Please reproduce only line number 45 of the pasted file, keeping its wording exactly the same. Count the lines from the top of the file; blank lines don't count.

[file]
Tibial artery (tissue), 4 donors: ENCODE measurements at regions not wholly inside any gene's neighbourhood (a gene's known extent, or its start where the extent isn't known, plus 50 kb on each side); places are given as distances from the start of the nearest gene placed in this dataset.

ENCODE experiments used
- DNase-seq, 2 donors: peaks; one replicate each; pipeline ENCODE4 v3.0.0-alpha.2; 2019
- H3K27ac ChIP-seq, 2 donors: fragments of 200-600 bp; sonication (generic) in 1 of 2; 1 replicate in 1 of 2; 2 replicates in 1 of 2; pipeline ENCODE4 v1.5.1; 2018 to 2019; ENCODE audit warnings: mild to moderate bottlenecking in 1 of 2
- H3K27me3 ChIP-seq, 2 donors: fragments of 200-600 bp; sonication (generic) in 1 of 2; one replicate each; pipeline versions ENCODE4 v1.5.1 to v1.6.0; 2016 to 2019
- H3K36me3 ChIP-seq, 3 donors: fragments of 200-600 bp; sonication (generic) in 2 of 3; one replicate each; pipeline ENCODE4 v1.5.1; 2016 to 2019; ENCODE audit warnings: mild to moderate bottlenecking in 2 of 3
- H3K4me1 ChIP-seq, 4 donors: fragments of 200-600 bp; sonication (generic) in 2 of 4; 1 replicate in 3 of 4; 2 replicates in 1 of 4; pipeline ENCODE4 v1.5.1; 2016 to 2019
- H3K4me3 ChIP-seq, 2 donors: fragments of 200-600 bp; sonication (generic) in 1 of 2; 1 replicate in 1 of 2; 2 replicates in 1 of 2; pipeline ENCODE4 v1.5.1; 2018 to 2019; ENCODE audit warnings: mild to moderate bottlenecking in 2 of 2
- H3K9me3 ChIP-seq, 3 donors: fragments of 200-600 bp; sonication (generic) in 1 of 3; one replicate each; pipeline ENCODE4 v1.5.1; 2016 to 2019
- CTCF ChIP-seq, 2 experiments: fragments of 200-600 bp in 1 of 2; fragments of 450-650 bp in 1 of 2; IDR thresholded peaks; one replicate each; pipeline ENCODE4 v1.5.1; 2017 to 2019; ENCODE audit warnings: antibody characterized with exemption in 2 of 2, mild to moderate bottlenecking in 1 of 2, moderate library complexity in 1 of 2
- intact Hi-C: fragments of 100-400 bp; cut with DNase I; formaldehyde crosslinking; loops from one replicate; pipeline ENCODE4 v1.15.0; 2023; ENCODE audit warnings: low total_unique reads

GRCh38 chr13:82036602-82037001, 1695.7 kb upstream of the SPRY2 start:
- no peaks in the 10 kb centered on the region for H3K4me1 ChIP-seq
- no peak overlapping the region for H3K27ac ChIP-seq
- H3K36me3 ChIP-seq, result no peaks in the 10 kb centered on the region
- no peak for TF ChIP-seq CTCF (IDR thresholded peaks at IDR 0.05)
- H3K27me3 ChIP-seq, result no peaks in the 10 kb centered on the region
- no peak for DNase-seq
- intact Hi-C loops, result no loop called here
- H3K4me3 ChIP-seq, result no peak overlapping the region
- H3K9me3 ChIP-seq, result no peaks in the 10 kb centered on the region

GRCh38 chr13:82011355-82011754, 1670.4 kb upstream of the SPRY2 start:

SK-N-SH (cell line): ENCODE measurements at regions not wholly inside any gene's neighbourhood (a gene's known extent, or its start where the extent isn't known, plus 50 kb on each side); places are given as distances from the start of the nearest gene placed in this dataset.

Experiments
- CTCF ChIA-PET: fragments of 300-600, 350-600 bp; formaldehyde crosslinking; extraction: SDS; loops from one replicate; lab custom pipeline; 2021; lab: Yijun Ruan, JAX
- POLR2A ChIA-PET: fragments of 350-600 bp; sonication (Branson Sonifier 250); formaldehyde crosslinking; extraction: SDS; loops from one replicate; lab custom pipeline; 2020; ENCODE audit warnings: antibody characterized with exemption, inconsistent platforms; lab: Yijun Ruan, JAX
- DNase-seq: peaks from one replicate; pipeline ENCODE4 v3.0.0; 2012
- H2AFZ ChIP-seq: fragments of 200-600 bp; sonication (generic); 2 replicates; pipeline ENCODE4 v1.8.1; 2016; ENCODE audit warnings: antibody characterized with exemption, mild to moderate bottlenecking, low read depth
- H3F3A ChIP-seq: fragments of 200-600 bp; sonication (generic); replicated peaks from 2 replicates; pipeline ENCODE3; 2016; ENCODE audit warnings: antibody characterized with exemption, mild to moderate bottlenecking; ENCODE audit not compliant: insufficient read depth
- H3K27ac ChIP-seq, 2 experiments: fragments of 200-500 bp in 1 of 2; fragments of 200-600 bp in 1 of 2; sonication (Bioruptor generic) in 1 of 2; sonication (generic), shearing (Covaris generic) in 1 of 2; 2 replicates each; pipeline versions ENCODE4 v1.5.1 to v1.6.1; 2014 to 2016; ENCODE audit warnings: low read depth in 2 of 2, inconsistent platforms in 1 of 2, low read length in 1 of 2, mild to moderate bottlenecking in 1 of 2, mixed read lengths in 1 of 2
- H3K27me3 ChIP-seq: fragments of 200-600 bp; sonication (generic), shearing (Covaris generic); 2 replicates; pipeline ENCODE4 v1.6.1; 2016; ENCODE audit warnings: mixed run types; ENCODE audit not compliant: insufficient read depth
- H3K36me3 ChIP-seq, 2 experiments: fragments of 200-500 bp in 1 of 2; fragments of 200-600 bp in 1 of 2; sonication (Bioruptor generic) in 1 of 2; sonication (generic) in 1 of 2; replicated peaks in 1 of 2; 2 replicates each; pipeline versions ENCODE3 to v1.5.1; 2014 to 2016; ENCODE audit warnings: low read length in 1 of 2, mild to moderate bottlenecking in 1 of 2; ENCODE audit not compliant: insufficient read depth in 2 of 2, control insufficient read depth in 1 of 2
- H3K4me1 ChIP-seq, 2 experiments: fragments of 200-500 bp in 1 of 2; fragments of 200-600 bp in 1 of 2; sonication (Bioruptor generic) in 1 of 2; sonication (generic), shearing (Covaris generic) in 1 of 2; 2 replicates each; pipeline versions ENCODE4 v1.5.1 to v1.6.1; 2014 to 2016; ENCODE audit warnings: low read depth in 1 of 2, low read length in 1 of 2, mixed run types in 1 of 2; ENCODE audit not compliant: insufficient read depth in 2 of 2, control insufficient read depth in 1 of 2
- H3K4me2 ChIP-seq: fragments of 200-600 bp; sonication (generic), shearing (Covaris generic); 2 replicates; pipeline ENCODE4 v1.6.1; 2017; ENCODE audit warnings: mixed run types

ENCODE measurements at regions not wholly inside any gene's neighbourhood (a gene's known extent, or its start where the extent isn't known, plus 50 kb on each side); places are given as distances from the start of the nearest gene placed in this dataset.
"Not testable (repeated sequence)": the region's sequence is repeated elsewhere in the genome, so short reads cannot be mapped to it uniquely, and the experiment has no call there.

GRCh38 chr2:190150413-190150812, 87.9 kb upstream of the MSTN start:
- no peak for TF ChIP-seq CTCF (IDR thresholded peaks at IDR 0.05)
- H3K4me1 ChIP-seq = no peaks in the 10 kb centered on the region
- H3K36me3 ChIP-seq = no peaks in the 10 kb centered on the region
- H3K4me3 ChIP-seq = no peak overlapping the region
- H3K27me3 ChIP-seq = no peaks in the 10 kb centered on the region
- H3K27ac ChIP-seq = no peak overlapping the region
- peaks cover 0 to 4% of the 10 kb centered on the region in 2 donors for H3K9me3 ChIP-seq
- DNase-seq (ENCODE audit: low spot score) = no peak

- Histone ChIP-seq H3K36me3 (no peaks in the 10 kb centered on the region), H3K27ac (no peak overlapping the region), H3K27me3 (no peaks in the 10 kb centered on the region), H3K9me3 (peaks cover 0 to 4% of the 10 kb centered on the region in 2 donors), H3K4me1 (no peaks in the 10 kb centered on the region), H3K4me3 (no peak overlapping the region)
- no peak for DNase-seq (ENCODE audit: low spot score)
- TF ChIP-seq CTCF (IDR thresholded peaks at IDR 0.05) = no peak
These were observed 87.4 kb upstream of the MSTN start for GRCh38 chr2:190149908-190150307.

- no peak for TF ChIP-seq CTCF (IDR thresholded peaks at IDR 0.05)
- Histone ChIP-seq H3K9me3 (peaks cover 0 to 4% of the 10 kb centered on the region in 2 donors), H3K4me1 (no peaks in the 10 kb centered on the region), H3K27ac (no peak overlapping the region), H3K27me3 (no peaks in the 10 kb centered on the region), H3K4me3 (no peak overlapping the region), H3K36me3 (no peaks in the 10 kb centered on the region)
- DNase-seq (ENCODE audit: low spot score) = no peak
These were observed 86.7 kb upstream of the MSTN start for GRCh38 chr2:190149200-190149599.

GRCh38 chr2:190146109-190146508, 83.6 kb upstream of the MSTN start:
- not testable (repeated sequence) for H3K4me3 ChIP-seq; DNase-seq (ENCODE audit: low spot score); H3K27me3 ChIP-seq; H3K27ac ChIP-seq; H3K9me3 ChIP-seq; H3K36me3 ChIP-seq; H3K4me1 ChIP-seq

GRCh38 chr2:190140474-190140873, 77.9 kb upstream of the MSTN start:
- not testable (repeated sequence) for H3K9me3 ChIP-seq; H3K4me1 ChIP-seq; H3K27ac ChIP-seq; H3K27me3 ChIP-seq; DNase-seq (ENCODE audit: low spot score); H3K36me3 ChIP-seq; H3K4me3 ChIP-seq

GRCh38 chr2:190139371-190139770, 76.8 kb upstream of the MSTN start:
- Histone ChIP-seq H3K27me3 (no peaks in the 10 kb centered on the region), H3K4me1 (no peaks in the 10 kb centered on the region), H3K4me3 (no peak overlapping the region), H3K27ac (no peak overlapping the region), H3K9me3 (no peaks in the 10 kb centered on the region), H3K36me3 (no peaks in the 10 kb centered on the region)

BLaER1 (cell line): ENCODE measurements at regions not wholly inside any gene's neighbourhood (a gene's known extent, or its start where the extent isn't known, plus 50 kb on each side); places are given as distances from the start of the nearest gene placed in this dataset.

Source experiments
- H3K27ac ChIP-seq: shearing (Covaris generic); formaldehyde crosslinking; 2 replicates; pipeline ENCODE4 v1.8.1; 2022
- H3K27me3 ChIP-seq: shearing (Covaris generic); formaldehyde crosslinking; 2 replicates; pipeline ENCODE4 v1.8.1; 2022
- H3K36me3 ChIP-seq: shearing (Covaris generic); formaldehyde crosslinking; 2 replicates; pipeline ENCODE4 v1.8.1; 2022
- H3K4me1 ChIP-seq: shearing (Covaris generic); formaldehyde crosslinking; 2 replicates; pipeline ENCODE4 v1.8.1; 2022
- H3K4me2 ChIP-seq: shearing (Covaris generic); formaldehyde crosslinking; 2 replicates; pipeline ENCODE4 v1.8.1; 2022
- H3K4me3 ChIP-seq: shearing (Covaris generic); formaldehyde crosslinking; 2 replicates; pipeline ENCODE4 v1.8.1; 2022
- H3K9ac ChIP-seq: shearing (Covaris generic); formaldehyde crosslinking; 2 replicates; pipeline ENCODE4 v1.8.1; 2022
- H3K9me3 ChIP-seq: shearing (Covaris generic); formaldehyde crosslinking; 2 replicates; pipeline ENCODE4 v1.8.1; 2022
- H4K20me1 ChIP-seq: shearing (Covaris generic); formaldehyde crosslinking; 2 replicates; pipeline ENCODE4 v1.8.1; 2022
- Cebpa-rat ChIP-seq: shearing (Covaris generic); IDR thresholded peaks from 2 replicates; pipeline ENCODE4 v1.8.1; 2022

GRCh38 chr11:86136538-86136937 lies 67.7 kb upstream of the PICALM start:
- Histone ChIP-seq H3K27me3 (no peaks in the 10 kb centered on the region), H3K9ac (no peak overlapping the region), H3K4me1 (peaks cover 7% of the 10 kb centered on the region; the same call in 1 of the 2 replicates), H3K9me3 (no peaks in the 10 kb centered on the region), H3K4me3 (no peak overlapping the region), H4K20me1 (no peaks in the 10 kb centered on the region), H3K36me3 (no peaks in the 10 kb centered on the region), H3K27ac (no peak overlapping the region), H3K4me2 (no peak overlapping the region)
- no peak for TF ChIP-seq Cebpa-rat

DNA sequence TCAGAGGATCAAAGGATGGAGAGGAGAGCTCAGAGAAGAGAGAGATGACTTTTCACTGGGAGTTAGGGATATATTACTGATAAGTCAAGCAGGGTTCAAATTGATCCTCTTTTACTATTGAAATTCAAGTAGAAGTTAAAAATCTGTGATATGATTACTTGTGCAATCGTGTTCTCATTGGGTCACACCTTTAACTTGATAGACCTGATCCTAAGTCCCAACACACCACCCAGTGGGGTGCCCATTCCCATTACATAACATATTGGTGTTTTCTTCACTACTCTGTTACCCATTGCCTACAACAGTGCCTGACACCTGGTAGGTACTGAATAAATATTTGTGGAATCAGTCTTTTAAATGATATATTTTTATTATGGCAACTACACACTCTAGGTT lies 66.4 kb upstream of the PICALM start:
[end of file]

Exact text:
- DNase-seq (ENCODE audit: low spot score) = no peak